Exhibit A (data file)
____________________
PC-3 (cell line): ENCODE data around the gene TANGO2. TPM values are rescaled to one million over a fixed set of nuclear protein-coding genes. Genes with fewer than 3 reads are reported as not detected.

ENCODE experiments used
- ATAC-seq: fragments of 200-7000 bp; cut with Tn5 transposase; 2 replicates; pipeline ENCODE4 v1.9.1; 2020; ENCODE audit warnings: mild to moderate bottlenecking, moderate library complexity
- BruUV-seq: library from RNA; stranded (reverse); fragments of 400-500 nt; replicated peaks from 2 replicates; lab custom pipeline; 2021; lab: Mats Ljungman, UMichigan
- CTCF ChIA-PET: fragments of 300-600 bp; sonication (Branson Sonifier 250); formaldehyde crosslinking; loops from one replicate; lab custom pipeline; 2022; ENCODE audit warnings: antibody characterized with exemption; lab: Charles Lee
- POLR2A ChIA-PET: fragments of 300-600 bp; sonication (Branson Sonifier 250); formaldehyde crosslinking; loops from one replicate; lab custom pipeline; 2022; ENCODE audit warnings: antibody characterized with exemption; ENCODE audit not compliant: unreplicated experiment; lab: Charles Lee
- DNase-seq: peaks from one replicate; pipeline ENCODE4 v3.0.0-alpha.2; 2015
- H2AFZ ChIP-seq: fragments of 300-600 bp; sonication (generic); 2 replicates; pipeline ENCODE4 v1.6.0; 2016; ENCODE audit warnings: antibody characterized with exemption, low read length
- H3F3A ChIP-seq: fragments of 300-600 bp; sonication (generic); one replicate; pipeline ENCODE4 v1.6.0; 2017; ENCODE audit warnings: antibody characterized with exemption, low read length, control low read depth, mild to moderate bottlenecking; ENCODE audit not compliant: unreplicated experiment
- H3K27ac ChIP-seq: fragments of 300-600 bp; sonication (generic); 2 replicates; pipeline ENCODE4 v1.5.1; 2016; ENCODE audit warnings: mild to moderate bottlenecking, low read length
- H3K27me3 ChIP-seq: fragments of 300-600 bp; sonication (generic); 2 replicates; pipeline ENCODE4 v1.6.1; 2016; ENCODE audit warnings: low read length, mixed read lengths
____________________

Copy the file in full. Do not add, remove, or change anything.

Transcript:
PC-3 (cell line): ENCODE data around the gene TANGO2. TPM values are rescaled to one million over a fixed set of nuclear protein-coding genes. Genes with fewer than 3 reads are reported as not detected.

ENCODE experiments used
- ATAC-seq: fragments of 200-7000 bp; cut with Tn5 transposase; 2 replicates; pipeline ENCODE4 v1.9.1; 2020; ENCODE audit warnings: mild to moderate bottlenecking, moderate library complexity
- BruUV-seq: library from RNA; stranded (reverse); fragments of 400-500 nt; replicated peaks from 2 replicates; lab custom pipeline; 2021; lab: Mats Ljungman, UMichigan
- CTCF ChIA-PET: fragments of 300-600 bp; sonication (Branson Sonifier 250); formaldehyde crosslinking; loops from one replicate; lab custom pipeline; 2022; ENCODE audit warnings: antibody characterized with exemption; lab: Charles Lee
- POLR2A ChIA-PET: fragments of 300-600 bp; sonication (Branson Sonifier 250); formaldehyde crosslinking; loops from one replicate; lab custom pipeline; 2022; ENCODE audit warnings: antibody characterized with exemption; ENCODE audit not compliant: unreplicated experiment; lab: Charles Lee
- DNase-seq: peaks from one replicate; pipeline ENCODE4 v3.0.0-alpha.2; 2015
- H2AFZ ChIP-seq: fragments of 300-600 bp; sonication (generic); 2 replicates; pipeline ENCODE4 v1.6.0; 2016; ENCODE audit warnings: antibody characterized with exemption, low read length
- H3F3A ChIP-seq: fragments of 300-600 bp; sonication (generic); one replicate; pipeline ENCODE4 v1.6.0; 2017; ENCODE audit warnings: antibody characterized with exemption, low read length, control low read depth, mild to moderate bottlenecking; ENCODE audit not compliant: unreplicated experiment
- H3K27ac ChIP-seq: fragments of 300-600 bp; sonication (generic); 2 replicates; pipeline ENCODE4 v1.5.1; 2016; ENCODE audit warnings: mild to moderate bottlenecking, low read length
- H3K27me3 ChIP-seq: fragments of 300-600 bp; sonication (generic); 2 replicates; pipeline ENCODE4 v1.6.1; 2016; ENCODE audit warnings: low read length, mixed read lengths